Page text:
Original Research

Cross-sectional Analysis of Matched Dermatology Residency Applicants Without US Home Programs

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Practice Points

  • Our study suggests that matched dermatology applicants with and without home programs (HPs) had similar achievements, on average, for number of publications and holding advanced degrees.
  • Because of the potential benefits of having program connections for matching in dermatology, applicants without HPs should seek dermatology research mentors.



To the Editor:

Dermatology is one of the most competitive residencies for matching, with a 57.5% match rate in 2022.1 Our prior study of research-mentor relationships among matched dermatology applicants corroborated the importance of home programs (HPs) and program connections.2 Therefore, our current objective was to compare profiles of matched dermatology applicants without HPs vs those with HPs.

We searched websites of 139 dermatology programs nationwide and found 1736 matched applicants from 2016 to 2020; of them, 323 did not have HPs. We determined program rank by research output using Doximity Residency Navigator (https://www.doximity.com/residency/). Advanced degrees (ADs) of applicants were identified using program websites and LinkedIn. A PubMed search was conducted for number of articles published by each applicant before September 15 of their match year. For applicants without HPs, we identified the senior author on each publication. The senior author publishing with an applicant most often was considered the research mentor. Two-tailed independent t tests and χ2 tests were used to determine statistical significance (P<.05).

On average, matched applicants without HPs matched in lower-ranked (74.4) and smaller (12.4) programs compared with matched applicants with HPs (45.3 [P<.0001] and 15.1 [P<.0001], respectively)(eTable). The mean number of publications was similar between matched applicants with HPs and without HPs (5.64 and 4.80, respectively; P=.0525) as well as the percentage with ADs (14.7% and 11.5%, respectively; P=.0953). Overall, 14.8% of matched applicants without HPs matched at their mentors’ institutions.

Comparisons of Metrics Among Matched Residency Applicants at US Dermatology Programs

Data were obtained for matched international applicants as a subset of non-HP applicants. Despite attending medical schools without associated HPs in the United States, international applicants matched at similarly ranked (44.3) and sized (15.0) programs, on average, compared with HP applicants. The mean number of publications was higher for international applicants (11.4) vs domestic applicants (5.33). International applicants more often had ADs (23.8%) and 60.1% of them held doctor of philosophy degrees. Overall, 40.5% of international applicants matched at their mentors’ institutions.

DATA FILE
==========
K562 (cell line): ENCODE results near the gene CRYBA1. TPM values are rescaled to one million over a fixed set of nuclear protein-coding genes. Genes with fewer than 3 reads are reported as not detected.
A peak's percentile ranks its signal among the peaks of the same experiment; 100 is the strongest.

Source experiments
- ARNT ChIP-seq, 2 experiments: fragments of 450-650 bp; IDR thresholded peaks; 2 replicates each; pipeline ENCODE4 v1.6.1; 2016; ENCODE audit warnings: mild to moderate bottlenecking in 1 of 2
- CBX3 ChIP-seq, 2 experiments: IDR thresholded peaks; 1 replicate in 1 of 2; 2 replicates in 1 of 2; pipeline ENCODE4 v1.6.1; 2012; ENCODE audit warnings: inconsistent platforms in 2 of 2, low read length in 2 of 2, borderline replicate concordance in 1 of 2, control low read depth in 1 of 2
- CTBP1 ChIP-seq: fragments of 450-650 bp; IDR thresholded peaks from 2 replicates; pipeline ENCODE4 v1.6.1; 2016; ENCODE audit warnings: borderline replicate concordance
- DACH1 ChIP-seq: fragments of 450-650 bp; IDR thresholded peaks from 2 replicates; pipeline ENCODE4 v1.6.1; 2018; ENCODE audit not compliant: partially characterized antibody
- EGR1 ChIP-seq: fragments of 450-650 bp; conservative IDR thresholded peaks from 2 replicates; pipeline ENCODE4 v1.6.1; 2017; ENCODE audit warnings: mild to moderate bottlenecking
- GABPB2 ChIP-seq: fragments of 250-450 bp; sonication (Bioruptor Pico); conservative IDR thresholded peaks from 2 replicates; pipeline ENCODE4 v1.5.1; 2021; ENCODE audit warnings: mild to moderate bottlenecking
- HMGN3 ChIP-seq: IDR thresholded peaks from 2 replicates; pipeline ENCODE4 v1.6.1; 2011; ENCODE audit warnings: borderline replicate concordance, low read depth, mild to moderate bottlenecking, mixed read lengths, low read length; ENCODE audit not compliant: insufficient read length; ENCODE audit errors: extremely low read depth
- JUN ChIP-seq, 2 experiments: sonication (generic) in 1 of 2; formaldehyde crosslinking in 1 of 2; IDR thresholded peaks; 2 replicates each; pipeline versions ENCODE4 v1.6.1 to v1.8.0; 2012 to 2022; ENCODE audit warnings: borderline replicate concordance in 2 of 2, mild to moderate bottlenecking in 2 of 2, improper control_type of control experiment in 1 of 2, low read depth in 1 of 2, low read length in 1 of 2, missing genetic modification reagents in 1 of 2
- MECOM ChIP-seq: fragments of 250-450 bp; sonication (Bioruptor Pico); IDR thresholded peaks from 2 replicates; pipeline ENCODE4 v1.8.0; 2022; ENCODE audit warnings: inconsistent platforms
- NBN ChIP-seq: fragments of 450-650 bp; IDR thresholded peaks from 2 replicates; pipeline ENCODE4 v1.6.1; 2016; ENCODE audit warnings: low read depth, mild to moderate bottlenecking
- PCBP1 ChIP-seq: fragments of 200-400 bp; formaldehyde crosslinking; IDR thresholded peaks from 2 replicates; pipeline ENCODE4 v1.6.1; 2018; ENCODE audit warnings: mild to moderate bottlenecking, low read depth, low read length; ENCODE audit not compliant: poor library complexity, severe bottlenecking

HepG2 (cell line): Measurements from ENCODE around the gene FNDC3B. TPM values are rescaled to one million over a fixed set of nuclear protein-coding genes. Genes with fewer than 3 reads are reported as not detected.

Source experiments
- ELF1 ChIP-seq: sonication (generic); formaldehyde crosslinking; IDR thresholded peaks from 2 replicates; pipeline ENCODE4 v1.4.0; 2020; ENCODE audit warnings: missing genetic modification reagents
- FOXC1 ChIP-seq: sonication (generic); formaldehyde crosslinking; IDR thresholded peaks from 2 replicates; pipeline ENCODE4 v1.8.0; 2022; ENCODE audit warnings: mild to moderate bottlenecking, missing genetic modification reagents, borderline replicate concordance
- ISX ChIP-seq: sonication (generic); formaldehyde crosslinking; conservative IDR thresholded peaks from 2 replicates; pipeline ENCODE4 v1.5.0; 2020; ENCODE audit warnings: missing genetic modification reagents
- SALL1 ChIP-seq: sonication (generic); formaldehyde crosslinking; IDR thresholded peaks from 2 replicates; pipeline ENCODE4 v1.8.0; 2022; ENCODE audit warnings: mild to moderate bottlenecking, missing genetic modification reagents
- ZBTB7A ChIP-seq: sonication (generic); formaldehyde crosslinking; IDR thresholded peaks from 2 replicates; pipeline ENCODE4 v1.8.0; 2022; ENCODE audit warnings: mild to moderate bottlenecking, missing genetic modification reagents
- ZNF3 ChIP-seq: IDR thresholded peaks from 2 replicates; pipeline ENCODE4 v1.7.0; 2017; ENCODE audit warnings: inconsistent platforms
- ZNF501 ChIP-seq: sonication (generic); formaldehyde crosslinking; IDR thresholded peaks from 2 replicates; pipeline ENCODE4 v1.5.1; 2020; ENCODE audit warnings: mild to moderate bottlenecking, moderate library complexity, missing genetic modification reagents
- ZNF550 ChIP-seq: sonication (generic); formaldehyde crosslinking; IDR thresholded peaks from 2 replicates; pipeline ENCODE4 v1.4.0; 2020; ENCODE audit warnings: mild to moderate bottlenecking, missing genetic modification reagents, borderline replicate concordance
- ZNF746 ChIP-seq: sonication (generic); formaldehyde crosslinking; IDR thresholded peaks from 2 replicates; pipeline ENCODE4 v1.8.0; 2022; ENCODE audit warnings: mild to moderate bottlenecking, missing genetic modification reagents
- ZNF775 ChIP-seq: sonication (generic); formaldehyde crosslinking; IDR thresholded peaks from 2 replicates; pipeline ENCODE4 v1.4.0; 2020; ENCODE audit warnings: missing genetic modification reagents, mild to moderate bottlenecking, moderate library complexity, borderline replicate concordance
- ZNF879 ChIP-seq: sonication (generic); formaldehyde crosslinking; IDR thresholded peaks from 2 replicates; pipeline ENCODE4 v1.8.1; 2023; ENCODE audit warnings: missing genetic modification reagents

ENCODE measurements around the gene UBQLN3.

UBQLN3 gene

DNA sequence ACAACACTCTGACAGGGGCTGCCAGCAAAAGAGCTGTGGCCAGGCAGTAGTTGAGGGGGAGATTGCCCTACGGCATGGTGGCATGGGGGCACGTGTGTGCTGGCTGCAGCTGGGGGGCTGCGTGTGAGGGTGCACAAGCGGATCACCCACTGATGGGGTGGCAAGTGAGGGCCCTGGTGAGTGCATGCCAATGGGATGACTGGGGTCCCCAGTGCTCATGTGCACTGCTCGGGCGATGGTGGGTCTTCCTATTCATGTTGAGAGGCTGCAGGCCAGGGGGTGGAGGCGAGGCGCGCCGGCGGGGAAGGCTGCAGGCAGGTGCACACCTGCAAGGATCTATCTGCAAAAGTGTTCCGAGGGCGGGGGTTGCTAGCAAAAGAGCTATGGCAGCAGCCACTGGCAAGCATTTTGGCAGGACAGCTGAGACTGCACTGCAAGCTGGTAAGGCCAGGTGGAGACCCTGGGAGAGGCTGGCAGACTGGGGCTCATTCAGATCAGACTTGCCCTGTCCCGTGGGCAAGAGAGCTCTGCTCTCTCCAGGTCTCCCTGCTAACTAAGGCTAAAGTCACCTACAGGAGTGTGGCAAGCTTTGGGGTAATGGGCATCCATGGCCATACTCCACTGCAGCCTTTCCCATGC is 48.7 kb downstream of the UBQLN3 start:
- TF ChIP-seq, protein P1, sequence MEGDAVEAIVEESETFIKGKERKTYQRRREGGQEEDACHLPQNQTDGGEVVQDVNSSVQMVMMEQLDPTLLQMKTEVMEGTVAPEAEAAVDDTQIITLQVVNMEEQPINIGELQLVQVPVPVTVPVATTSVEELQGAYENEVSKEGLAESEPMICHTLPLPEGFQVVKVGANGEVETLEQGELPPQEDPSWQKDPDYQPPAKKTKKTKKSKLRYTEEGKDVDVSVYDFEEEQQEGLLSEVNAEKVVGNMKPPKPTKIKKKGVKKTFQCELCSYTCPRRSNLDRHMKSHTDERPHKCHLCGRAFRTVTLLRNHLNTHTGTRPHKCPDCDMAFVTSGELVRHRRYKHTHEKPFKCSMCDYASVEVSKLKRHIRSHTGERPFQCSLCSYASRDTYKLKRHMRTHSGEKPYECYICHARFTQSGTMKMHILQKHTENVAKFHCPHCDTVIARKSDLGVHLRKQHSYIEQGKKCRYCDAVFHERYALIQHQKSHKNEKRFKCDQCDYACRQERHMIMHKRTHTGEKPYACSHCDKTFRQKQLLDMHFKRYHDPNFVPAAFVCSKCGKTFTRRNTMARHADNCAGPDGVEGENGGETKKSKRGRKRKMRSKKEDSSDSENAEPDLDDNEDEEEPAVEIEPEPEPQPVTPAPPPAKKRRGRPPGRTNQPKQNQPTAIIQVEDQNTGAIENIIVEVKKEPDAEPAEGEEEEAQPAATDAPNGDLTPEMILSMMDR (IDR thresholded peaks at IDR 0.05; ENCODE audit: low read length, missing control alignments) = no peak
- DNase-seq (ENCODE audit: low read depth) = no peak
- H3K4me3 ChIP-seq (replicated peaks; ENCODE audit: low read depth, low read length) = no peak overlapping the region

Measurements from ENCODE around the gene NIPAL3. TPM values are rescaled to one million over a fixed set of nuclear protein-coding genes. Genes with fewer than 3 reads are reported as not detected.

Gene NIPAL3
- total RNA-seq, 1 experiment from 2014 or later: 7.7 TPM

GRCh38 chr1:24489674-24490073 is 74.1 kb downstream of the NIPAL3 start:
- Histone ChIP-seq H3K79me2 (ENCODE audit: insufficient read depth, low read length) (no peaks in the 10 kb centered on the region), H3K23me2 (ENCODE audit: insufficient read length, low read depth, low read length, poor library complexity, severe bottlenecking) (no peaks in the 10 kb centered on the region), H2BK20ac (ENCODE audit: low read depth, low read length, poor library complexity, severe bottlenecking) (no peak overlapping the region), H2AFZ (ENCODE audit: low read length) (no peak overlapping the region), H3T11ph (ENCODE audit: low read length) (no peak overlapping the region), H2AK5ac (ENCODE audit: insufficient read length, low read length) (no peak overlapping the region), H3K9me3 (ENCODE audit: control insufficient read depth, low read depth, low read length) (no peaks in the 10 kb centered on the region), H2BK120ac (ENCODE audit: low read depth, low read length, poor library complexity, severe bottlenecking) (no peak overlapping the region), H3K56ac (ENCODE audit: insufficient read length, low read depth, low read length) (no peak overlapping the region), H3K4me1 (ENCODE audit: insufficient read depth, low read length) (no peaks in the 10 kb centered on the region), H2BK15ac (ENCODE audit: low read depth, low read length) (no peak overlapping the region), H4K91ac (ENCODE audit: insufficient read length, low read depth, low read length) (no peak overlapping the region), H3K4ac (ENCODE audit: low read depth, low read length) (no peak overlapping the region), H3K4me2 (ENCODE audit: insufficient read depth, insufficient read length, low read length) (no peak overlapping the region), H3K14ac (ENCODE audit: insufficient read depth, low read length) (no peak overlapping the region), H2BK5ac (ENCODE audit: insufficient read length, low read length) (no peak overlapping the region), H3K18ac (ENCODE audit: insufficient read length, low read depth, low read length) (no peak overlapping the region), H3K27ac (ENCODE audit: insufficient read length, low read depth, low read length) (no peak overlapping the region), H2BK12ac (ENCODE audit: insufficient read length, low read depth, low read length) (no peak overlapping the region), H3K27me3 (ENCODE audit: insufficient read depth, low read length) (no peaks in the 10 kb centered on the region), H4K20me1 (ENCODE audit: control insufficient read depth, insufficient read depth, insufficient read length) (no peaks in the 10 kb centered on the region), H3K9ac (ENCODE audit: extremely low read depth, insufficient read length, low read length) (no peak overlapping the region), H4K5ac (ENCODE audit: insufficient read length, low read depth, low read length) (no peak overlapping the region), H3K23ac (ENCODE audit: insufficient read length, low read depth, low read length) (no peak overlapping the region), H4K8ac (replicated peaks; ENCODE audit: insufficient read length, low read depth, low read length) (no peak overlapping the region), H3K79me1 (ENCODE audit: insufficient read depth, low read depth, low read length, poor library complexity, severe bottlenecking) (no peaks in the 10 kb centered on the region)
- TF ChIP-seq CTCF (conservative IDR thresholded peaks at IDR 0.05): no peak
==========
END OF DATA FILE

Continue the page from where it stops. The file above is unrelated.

Our study suggests that matched dermatology applicants with and without HPs had similar achievements, on average, for the number of publications and percentage with ADs. However, non-HP applicants matched at lower-ranked programs than HP applicants. Therefore, applicants without HPs should strongly consider cultivating program connections, especially if they desire to match at higher-ranked dermatology programs. To illustrate, the rate of matching at research mentors’ institutions was approximately 3-times higher for international applicants than non-HP applicants overall. Despite the disadvantages of applying as international applicants, they were able to match at substantially higher-ranked dermatology programs than non-HP applicants. International applicants may have a longer time investment—the number of years from obtaining their medical degree or US medical license to matching—giving them time to produce quality research and develop meaningful relationships at an institution. Additionally, our prior study of the top 25 dermatology residencies showed that 26.2% of successful applicants matched at their research mentors’ institutions, with almost half of this subset matching at their HPs, where their mentors also practiced.2 Because of the potential benefits of having program connections, applicants without HPs should seek dermatology research mentors, especially via highly beneficial in-person networking opportunities (eg, away rotations, conferences) that had previously been limited during the COVID-19 pandemic.3 Formal mentorship programs giving priority to students without HPs recently have been developed, which only begins to address the inequities in the dermatology residency application process.4

Study limitations include lack of resident information on 15 program websites, missed publications due to applicant name changes, not accounting for abstracts and posters, and inability to collect data on unmatched applicants.

We hope that our study alleviates some concerns that applicants without HPs may have regarding applying for dermatology residency and encourages those with a genuine interest in dermatology to pursue the specialty, provided they find a strong research mentor. Residency programs should be cognizant of the unique challenges that non-HP applicants face for matching.

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